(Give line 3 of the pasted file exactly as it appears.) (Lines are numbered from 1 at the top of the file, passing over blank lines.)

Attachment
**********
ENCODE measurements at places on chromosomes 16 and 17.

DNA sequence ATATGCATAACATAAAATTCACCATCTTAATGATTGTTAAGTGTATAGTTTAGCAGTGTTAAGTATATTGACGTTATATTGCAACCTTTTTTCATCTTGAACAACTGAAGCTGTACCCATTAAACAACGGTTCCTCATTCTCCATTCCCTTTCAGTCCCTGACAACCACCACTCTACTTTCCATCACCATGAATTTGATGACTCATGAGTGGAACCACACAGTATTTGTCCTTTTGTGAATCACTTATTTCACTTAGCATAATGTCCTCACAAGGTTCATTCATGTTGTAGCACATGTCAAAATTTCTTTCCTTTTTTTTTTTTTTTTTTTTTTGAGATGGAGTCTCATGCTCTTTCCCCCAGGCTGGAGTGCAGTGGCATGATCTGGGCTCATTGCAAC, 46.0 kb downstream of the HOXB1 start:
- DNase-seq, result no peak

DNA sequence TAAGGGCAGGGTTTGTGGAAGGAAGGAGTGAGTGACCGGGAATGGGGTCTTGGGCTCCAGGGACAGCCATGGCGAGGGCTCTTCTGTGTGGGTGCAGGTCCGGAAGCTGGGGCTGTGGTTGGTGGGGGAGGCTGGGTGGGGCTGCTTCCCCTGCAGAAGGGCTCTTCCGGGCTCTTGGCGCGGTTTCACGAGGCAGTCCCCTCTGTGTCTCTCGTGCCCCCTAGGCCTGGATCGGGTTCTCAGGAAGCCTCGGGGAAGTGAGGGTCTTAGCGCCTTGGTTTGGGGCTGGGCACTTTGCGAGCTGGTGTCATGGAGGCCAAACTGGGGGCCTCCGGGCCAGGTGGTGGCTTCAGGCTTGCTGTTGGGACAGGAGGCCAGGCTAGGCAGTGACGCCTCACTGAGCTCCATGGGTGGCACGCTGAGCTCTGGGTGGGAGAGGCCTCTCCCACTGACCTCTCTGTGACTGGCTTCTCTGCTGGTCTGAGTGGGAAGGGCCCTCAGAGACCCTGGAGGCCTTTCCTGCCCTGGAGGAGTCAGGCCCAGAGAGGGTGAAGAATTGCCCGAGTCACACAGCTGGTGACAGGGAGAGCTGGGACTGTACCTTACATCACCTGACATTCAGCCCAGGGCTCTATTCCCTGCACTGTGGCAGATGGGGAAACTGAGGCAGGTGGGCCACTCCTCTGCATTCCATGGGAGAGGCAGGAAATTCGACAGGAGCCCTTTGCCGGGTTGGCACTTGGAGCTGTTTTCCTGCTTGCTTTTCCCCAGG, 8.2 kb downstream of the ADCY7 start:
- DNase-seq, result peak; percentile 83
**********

- DNase-seq, result no peak